Two months later we received a prophecy from someone we’d never met, that we were thinking about opening a coffee shop and that we should do it. We prayed about it lot, we were excited, envisioned and still a little bit scared, but we knew we had to pursue this idea and we had to do this with the support of our church.

We plied the church council with cinnamon buns, we described snapshots of what we longed to create, we listened, we prayed and held consultations with the congregation. It wasn’t easy, but the questions asked of us were good ones, with the congregation seeking to understand the risk as well as the mission. Eventually, the vote was a unanimous ‘yes’, with those who doubted declaring how, in their decision to hire my husband as a pioneer, the church had already agreed to this vision before it was even known.

On the day of the church council vote we received a donation of £10,000 and in just three months the minimum £80,000 was raised and our lease proposal was accepted. Prayers had been answered, faith was built up and the story of stepping out and trusting God was now shared by the whole church who rejoiced in God’s quick provision, a confirmation of his blessing on this project and a planned opening of the café in February 2016.

But then the waiting began. Months passed by and nothing happened. Despite our best efforts, no progress was made on the lease. We tried to work on what we could, we prayed, learned from similar projects, developed our branding and menu, but there was little to show for the hours we’d worked. Ashamed by our lack of progress, I stopped writing the prayer emails, believing the only news worth sharing was that of progress.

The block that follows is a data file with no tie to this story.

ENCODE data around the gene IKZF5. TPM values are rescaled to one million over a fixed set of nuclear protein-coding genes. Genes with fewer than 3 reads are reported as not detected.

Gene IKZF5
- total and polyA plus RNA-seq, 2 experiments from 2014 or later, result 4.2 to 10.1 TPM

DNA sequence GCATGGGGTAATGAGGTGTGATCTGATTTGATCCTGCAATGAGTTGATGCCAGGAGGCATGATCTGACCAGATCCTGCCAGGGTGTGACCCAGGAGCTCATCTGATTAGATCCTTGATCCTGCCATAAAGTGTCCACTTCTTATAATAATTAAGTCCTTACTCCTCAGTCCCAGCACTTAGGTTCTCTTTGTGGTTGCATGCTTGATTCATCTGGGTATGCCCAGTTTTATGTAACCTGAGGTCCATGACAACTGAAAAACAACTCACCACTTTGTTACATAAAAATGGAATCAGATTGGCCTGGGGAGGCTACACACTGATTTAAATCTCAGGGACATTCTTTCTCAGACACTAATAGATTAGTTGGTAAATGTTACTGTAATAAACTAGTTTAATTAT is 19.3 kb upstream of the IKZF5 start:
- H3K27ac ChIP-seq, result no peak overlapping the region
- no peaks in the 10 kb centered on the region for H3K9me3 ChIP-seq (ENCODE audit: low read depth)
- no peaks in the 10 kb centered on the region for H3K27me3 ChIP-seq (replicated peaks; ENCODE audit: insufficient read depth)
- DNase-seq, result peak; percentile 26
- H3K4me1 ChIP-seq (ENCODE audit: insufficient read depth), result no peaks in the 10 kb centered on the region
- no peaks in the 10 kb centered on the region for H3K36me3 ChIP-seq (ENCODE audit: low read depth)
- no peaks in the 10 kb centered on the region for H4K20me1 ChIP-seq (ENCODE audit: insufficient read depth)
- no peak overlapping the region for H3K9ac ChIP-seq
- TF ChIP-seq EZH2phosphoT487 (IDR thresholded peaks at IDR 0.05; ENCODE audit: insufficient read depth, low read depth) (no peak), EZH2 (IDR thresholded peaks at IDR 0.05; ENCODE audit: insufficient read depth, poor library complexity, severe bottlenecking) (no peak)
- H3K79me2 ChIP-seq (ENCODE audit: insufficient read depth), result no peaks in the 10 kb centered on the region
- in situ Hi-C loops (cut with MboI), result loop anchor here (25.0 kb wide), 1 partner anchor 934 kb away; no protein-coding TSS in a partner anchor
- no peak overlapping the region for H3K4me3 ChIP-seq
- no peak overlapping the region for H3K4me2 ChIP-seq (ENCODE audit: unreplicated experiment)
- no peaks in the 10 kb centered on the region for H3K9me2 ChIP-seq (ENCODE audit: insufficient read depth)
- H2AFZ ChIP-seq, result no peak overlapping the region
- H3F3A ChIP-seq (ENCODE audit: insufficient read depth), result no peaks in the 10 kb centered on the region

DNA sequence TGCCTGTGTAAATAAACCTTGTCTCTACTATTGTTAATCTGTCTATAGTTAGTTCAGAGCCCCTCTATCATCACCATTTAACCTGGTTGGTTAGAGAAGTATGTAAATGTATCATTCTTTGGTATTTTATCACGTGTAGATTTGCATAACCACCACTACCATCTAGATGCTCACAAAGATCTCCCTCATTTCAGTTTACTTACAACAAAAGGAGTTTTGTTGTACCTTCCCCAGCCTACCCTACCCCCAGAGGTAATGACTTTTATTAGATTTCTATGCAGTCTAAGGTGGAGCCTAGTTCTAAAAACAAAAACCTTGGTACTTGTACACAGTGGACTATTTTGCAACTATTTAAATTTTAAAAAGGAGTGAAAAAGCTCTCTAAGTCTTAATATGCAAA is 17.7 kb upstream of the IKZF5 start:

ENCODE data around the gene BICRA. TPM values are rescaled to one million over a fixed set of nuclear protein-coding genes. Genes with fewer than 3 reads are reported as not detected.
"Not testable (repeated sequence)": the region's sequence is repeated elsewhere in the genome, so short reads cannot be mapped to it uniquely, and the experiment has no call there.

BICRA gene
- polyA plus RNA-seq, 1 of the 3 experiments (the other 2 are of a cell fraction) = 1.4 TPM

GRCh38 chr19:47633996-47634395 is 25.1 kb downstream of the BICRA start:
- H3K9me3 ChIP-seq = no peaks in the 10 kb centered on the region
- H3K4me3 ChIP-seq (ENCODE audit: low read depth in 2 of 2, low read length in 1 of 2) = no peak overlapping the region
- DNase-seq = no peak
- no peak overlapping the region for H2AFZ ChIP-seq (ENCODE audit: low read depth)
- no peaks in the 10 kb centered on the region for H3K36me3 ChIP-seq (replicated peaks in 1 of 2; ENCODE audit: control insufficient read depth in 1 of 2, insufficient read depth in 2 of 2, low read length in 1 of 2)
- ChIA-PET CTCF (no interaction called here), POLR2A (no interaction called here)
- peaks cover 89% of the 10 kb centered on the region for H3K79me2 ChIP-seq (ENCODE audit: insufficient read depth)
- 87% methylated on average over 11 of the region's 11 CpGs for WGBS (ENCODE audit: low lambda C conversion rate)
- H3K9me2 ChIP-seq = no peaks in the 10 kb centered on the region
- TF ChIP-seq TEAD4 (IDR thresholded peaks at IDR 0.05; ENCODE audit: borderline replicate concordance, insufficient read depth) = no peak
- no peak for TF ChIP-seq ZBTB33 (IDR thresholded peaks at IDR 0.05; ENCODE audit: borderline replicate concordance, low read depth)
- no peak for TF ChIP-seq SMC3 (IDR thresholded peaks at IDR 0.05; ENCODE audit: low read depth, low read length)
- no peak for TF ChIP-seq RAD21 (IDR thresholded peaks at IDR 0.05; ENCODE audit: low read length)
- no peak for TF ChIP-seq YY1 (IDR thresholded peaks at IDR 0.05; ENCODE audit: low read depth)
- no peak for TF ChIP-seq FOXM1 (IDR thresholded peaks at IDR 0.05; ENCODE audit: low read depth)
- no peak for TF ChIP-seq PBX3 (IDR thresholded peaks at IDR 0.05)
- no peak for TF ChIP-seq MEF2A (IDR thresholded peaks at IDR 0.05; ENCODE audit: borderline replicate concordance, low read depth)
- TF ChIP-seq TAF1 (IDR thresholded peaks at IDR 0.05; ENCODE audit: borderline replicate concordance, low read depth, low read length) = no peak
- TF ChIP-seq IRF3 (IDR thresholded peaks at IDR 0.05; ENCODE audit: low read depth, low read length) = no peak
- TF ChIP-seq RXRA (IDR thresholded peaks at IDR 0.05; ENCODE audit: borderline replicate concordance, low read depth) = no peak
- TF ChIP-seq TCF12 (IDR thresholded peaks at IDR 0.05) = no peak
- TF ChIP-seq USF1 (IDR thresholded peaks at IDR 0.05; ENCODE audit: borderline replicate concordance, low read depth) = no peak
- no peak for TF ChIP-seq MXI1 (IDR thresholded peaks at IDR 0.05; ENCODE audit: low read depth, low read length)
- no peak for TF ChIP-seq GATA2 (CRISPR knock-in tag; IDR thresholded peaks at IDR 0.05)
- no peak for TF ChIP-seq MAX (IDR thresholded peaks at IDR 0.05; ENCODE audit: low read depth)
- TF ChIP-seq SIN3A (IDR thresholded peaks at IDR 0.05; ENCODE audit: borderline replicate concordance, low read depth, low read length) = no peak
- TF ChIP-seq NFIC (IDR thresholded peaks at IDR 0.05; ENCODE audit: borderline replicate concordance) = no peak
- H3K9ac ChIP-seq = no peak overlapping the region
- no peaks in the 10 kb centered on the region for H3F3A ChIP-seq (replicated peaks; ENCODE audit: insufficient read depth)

Waiting is tiring, it drains the energy from your vision. Waiting, we found, can feed doubt, mistrust and sometimes even anger. Letters, emails, conversations and angry demands at church meetings voiced the doubts caused by the delay. There were doubts in the vision, doubts in God’s involvement and doubts in us and our abilities. It seems there’s something about waiting that feeds disbelief. Regardless of the many years it took for Noah to build his ark or the Israelites to enter the Promised Land or Jesus to even begin his ministry on earth, we so often still live out our lives of faith believing God’s blessing is only found in efficiency and the ability to meet a deadline.

Looking back over those difficult months I can now testify to God’s activity in the waiting, from the life-giving words of comfort offered by those who still encouraged us, to a leak in the roof of the shop fixed by the landlord because the contract was yet to be signed. But if I’m honest, even with these moments, there were still times when the waiting was just really, really tough.

We live in a world where a good life is marketed as an effortless one, where efficiency is celebrated and waiting is seen as an interruption to a life of purpose. Every biblical hero I can recall went through extended periods of waiting before God revealed his promises to them and yet somehow, as God followers, we are still so easily seduced by this instant society. Our world may not value waiting, our church may not value it either, but God does. “The Lord is good to those who wait for him, to the soul who seeks him” (Lamentations 3:25, ESV).

Lizzie Lowrie is a local mission leader in Liverpool and runs a coffee shop and micro bakery. @storyhousecommunity